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    Quote Originally Posted by Edventure View Post
    Not sure that'll be enough Jim. You know how sought after it is in Mauritania �� Hope you're having a fabulous time ��
    Yes Ed, better now that I'm putting more fuel in the bike than air. Here's hoping the repair holds.

    I think you may need to post a link to your RR for the tea innocents here.

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  10. #26
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    Just a quick update to say we are now in the desert just about to enter Western Sahara. All well with the bikes. Heading further south today.

    The guy with the jemmy, bounced on that bar but still did not loosen the nut.

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  11. #27
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    A photo showing one of our challenges today.

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  12. #28
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    GS does sand. Well done Simon, or was it a clever photo?

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  13. #29
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    600km yesterday and only 5 Fiches used at the checkpoints, good result. Road was a mixture of excdllent new road and the rest under upgrading. This included many offroad stretches of temporary road. Stayed in a wooden cabin at a kite surfing resort. First experience of sand riding and probably not the last.

    According to these stickers a few other travellers have been on this route. We saw a bus going between Dakhla and Marrakesh and asked a local how long it took and he said "muchas horas". One of the phrases of the trip so far!

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  14. #30
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    Leaving Dakhla this morning under overcast skies. The bikes were soaking from overnight dew. It stayed cool for a fair bit of the trip, barley 20C. We had our first, and probably not our last call into a closed petrol station, no problem the next one is only...160km up the road. Maybe we should ease off the speed to make sure we get there. Although not at the border, we used this stop to fill any remaining extra tanks to be prepared for the 500km Mauritanian stretch.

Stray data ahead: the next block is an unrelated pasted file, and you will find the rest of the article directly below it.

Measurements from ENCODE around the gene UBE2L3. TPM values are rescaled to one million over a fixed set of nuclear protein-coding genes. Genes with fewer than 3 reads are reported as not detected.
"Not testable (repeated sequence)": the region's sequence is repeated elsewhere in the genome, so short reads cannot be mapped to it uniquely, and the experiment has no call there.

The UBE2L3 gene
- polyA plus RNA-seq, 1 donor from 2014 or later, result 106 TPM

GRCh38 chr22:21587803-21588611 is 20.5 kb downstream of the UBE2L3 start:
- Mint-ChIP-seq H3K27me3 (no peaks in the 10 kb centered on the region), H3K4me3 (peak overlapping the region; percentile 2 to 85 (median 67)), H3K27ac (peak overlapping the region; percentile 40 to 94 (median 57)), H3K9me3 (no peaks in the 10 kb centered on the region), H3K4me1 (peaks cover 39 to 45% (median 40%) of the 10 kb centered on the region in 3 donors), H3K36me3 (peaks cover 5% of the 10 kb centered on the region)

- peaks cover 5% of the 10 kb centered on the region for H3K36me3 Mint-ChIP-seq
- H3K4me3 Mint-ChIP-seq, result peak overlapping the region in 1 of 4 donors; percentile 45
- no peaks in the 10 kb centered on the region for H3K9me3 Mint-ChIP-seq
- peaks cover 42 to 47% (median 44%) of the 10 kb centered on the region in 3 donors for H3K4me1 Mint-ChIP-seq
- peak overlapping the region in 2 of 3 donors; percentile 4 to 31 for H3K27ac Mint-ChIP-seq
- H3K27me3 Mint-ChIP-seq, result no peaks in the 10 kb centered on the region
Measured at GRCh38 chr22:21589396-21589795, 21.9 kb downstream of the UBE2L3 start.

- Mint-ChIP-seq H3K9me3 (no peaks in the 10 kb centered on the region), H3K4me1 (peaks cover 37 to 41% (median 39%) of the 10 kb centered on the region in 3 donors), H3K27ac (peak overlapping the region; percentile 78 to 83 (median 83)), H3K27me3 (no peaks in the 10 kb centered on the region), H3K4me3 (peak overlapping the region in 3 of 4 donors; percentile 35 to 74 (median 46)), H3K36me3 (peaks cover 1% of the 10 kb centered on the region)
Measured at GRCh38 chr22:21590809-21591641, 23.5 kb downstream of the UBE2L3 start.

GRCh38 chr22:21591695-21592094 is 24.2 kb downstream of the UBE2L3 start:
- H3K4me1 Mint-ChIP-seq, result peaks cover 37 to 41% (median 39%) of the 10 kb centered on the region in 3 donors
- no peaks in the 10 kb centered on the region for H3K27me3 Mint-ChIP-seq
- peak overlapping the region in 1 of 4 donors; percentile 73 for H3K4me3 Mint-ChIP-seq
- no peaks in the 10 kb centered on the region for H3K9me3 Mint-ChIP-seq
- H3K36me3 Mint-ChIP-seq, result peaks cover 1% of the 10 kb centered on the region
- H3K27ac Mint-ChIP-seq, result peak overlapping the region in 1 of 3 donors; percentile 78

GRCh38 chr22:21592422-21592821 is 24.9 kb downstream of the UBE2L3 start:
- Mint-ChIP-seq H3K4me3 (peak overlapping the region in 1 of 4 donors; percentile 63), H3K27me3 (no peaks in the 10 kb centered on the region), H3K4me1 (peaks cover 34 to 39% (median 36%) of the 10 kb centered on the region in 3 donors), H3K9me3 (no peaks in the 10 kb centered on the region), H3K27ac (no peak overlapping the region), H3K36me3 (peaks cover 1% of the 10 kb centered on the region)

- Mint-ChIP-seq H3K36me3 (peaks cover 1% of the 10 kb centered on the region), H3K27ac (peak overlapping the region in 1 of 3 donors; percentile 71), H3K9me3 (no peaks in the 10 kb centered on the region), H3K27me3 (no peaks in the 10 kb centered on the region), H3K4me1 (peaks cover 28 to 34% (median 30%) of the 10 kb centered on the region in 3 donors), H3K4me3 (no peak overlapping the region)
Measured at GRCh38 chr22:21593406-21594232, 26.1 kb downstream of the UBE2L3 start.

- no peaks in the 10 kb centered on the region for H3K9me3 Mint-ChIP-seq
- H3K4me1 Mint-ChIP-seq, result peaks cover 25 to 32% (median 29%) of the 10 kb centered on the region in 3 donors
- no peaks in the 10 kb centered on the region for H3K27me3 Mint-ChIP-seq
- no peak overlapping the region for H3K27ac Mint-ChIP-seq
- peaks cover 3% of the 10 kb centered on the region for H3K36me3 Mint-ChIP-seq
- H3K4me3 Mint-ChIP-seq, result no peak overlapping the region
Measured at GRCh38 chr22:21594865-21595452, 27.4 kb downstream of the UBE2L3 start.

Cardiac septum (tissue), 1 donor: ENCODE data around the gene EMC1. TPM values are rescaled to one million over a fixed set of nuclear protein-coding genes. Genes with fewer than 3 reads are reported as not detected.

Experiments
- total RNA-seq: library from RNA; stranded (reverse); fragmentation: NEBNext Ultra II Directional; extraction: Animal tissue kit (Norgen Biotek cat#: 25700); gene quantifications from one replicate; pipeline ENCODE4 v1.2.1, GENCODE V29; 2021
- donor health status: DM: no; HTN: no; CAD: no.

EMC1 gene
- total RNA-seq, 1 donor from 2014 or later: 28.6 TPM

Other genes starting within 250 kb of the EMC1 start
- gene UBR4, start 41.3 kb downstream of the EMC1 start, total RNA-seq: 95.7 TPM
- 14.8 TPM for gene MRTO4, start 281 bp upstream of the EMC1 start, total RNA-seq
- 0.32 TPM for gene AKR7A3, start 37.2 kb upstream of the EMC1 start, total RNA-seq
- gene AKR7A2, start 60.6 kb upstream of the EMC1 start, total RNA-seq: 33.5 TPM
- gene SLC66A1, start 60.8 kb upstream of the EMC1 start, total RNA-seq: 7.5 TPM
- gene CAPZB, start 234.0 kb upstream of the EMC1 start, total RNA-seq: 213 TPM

Of course it had warmed up to over 30C when we got to the border. The Moroccan side was administrative but fine and we departed for the no-mans-land to the Mauri border. Hallelujah, there was a new tarmac road. A few hustlers surrounded us but we accelerated away down the smooth tarmac. However it only lasted half the distance and then we returned to the sand and rocks, oh joy. Simon seemed to navigate the big GS without problems and I took it at my own pace. There was a tricky moment while overtaking a lorry an I ended up in deep sand and struggled to remain upright, but succeeded and soon was parked up in the Mauri border post. A guy tried to latch on to us but we dismissed him and he got bored. All the officials were pleasant and we plowed through the police, visa, customs, police again and finally insurance. We had to assert ourselves to maintain our position in the queues, as locals are not shy in pushing in.
    Although without problems it is an exhausting process in bike gear and we were glad to get on the bikes and ride away.

    The photos below give a flavour of our day. We left our accommodation near Dakhla, passed a significant milestone and entered the tropics, a came across sand being blown on to the road, some UN vehicles behind Simon at a fuel stop, the famous Mauri ore train, fully loaded and with 3 engines, another animal road block and finally some scenes from wonderful landscape we passed through.

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  15. #31
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    👍 Great stuff 👍

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    Click here to find out how to remove these ads

    Got me hooked..